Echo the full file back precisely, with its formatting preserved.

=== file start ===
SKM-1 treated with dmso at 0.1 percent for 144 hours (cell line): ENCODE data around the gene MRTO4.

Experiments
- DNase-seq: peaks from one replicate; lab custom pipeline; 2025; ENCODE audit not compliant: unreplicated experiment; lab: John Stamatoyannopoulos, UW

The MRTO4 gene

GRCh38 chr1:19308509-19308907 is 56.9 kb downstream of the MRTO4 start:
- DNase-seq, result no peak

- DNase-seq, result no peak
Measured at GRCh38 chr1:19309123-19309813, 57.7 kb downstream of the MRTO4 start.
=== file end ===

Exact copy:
SKM-1 treated with dmso at 0.1 percent for 144 hours (cell line): ENCODE data around the gene MRTO4.

Experiments
- DNase-seq: peaks from one replicate; lab custom pipeline; 2025; ENCODE audit not compliant: unreplicated experiment; lab: John Stamatoyannopoulos, UW

The MRTO4 gene

GRCh38 chr1:19308509-19308907 is 56.9 kb downstream of the MRTO4 start:
- DNase-seq, result no peak

- DNase-seq, result no peak
Measured at GRCh38 chr1:19309123-19309813, 57.7 kb downstream of the MRTO4 start.